In Chinese Medicine theory there is a fifth season – Late Summer. Melbourne seems to be experiencing an endless summer at the moment.
After a mild autumn, winter hit with a bang. This winter has been full of frosty mornings and rainy days. Chinese medicine associates winter with the Water element, Kidney Qi, the colour blue and the emotion of fear.
Last year we discussed the importance of building up your immunity and Qi when Autumn begins and Summer wains (you can read more on that here.) In Chinese philosophy we are also affected by seasonal change emotionally; a deeper understanding of this can help us live more harmoniously with the seasons.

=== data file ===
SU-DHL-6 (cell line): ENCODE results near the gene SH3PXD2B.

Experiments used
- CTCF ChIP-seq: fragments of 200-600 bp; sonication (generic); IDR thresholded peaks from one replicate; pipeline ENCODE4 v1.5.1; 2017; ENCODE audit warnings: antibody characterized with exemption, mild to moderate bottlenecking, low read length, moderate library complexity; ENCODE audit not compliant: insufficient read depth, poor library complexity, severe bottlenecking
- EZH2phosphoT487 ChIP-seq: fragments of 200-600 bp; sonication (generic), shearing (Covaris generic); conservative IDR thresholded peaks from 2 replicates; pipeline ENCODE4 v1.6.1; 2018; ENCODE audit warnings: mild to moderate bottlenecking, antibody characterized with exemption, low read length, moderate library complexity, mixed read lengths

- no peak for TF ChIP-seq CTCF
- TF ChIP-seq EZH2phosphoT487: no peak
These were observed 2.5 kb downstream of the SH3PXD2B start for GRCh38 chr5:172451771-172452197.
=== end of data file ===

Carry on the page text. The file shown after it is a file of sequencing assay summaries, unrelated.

From the sudden growth of Spring, Summer is born. Wood turns into Fire, the utmost of Yang. The rapid growth of Spring slows slightly to a more sustainable rate, the gardens are full of produce and life is ideally a little easier.
Spring – Time for Renewal According to the philosophy of Chinese medicine we are all part of the makeup of the natural universe, intricately connected to the flux of the season. Whilst winter was a time to conserve energy and rest, spring is a time of sudden growth and regeneration.
We’ve just passed the winter solstice, according to the philosophy of Chinese Medicine winter represents the utmost of Yin. In it’s very nature winter is a slow, dark, cool, inward moving season, all things Yin.
January 31 2014 marks the beginning of the Year of the Wooden Horse in Chinese astrology.
Autumn: “Tis the season of dryness” As the leaves of our deciduous trees are on display in their magnificent yellows, oranges, purples and reds, it’s time to think about autumn, and the changes that autumn brings. Autumn is a season of dryness.